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November 1959

Metabolic Disturbances In Clinical Medicine.

AMA Arch Intern Med. 1959;104(5):840. doi:10.1001/archinte.1959.00270110160024

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Fluid balance must have built many a fifty thousand dollar home. Think of the articles, the lectures, the books, and the reputations, to say nothing of the manufacturers and publishers. Most resourceful physicians can talk about peptic ulcer or hypertension, but fluid balance demands something special; you must somehow devise a novel diagram or a devious approach. Keen observers can recognize the "expert": he leads slowly but counter-punches well; he seems often lost in thought—perhaps because this is unfamiliar territory; he has a bedside copy of "Fluid Balancemanship, or How to be One-up Without Actually Seeing the Patient."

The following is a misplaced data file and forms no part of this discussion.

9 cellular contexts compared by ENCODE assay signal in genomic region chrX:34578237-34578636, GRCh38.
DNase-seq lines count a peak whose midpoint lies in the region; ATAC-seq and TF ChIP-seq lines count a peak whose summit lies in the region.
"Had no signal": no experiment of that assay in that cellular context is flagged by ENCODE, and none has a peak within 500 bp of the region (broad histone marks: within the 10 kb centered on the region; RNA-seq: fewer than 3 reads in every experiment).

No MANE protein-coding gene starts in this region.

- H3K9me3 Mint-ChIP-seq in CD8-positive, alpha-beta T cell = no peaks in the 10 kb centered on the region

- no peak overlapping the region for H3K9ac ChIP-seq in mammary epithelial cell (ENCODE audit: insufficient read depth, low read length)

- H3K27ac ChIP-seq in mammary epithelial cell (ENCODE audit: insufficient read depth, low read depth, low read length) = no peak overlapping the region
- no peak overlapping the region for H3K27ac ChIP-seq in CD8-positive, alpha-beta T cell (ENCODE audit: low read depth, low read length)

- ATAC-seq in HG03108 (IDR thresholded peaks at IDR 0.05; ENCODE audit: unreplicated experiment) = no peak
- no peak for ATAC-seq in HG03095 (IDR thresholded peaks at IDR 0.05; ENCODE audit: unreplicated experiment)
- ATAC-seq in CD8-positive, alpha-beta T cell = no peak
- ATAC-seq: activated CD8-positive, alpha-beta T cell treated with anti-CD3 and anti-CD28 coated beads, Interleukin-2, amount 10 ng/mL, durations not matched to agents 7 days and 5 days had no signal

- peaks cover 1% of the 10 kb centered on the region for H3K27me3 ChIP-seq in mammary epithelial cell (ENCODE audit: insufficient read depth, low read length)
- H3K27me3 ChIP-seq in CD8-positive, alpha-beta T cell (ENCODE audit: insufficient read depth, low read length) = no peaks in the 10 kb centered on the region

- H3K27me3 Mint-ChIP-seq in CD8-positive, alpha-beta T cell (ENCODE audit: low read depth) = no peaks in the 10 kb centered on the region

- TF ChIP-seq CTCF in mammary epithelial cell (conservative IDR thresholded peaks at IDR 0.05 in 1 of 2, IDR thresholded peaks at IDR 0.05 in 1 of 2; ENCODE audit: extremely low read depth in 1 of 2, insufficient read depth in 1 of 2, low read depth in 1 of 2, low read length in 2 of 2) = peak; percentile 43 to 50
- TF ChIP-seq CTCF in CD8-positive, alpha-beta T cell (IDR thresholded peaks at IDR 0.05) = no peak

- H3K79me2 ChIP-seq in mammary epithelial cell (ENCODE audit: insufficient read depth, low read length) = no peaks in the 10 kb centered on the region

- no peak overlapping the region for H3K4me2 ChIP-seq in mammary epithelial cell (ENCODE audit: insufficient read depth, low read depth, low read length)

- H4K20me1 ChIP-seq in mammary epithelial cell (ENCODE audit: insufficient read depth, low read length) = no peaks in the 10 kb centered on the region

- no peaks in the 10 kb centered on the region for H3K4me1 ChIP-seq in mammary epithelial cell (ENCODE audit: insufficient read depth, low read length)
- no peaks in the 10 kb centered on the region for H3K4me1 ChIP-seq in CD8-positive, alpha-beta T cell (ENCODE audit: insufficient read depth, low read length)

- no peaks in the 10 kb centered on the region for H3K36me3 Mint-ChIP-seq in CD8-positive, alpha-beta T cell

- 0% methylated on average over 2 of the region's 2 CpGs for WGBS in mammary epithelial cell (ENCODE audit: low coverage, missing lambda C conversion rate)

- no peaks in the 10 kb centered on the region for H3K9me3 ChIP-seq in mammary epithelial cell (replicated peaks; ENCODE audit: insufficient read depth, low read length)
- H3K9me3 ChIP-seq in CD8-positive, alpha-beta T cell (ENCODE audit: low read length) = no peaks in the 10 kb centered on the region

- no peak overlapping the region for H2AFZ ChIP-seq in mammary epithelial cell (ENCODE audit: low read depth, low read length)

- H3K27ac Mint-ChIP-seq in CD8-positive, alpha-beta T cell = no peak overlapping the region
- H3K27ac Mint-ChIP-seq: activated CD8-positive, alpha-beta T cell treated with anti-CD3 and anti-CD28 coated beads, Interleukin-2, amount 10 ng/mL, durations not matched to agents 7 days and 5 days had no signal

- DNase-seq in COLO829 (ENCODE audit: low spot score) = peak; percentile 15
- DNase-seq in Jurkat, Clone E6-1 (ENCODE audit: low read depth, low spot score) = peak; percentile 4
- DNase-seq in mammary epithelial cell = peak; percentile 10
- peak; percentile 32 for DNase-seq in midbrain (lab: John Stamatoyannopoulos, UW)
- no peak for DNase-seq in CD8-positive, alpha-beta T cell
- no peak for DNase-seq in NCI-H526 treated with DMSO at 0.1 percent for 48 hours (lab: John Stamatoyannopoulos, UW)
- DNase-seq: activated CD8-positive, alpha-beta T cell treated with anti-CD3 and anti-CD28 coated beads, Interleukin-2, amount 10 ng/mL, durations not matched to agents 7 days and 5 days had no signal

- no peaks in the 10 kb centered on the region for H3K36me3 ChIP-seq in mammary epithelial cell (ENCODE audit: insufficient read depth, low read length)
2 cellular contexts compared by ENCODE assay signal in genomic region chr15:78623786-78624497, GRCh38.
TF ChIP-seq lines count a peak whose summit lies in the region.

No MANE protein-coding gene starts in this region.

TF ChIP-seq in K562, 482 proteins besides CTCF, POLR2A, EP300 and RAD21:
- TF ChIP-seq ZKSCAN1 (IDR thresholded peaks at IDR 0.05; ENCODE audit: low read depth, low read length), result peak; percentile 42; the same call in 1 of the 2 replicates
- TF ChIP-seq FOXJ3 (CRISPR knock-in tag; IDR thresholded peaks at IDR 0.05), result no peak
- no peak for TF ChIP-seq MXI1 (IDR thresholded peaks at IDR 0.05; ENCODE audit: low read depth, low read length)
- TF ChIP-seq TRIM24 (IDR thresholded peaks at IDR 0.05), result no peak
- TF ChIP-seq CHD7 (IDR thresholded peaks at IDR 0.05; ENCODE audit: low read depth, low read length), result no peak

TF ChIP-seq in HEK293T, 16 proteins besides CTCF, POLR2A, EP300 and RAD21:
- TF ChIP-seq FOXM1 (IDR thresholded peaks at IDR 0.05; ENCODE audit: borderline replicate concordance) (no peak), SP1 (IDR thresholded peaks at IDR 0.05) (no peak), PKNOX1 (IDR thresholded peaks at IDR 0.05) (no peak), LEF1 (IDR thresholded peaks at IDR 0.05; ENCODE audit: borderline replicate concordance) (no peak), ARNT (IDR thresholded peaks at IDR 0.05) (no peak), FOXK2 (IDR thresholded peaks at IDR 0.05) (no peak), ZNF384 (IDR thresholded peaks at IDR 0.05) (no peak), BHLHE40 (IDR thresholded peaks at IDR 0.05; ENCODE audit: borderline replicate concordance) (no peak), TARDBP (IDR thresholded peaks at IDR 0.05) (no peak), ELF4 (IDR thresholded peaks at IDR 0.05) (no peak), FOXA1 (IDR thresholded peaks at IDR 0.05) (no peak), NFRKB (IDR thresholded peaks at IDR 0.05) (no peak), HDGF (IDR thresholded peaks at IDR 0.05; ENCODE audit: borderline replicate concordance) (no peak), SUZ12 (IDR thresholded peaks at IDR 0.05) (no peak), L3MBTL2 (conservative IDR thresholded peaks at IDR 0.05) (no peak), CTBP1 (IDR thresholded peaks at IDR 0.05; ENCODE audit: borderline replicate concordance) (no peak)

Smart, the editor of the book under review, has gathered Anglo-American authors who deal with the plain and simple truth about metabolic disturbances and fluids. The editor has not tried to cover all the field. He has chosen a few subjects and lured experts to write balanced and detailed surveys without omitting

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